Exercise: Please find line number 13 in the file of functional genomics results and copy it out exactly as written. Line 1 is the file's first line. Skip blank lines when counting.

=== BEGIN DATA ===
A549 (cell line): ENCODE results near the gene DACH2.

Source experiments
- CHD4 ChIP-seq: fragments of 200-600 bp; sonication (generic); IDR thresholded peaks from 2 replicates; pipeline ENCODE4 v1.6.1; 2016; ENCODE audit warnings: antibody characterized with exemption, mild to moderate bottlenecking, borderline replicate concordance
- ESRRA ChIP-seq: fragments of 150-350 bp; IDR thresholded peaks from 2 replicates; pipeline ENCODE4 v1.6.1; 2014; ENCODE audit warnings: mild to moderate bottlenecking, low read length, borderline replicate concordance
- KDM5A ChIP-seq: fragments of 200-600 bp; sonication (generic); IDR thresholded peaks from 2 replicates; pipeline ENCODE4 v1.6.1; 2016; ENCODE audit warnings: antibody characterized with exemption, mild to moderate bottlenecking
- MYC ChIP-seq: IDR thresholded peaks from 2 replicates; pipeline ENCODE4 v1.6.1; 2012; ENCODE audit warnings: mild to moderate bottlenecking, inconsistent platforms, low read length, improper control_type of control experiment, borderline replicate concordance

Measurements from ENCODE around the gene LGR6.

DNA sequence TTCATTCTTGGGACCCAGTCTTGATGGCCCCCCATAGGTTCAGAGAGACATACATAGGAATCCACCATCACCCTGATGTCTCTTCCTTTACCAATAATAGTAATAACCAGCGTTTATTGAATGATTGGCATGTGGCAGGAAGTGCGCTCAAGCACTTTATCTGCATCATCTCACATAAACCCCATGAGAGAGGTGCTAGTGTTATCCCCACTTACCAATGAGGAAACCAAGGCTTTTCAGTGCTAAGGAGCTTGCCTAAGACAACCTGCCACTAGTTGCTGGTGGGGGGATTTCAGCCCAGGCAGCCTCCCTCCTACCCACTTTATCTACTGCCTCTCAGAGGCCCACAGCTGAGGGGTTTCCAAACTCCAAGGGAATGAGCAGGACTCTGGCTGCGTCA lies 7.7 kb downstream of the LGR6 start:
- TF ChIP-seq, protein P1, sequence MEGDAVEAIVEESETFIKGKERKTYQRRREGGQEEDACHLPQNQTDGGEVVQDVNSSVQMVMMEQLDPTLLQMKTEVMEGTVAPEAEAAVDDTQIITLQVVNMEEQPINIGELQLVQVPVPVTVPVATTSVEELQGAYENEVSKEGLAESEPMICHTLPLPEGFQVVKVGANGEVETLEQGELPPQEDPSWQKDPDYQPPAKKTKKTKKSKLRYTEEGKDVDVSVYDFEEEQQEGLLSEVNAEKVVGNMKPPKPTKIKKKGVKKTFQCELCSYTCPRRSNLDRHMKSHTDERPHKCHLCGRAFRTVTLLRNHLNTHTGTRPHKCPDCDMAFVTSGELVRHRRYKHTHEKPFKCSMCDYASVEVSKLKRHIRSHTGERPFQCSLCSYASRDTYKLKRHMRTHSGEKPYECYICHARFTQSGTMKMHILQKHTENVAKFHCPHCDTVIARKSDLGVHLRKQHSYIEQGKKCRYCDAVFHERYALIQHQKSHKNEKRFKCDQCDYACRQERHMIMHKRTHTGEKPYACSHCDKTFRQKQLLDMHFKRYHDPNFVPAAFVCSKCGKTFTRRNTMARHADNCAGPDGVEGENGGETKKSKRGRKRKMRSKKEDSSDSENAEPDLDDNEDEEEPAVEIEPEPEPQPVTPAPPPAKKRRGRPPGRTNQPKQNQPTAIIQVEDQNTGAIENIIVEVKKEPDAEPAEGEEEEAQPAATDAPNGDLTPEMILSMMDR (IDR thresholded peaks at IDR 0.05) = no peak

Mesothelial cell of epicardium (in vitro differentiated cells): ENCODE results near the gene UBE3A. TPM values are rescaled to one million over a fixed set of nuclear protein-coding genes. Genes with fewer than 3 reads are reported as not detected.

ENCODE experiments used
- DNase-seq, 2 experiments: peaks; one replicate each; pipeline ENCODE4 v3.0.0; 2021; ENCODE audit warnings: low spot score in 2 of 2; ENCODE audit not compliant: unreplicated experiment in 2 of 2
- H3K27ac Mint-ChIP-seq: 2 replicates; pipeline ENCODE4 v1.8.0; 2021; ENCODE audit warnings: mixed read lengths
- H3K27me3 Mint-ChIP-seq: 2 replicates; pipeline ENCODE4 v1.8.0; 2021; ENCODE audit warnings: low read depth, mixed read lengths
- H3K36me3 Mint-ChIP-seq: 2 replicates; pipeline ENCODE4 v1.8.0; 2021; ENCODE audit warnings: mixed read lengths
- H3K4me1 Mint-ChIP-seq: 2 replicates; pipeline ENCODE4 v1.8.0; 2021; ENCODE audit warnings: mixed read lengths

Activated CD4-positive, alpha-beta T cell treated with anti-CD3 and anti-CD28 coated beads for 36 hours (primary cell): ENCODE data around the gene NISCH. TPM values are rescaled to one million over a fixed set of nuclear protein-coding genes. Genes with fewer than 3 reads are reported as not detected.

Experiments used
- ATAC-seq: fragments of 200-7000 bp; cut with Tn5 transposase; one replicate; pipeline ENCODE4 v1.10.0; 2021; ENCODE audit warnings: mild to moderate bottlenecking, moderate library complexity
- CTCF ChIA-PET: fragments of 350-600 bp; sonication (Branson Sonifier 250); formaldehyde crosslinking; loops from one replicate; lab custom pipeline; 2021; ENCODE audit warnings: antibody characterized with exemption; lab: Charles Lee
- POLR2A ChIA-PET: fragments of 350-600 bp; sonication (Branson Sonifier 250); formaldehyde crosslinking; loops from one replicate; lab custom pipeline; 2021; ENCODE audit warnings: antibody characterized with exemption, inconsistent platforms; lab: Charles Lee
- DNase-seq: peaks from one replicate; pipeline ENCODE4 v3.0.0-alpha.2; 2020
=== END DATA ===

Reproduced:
- H3K27ac Mint-ChIP-seq: 2 replicates; pipeline ENCODE4 v1.8.0; 2021; ENCODE audit warnings: mixed read lengths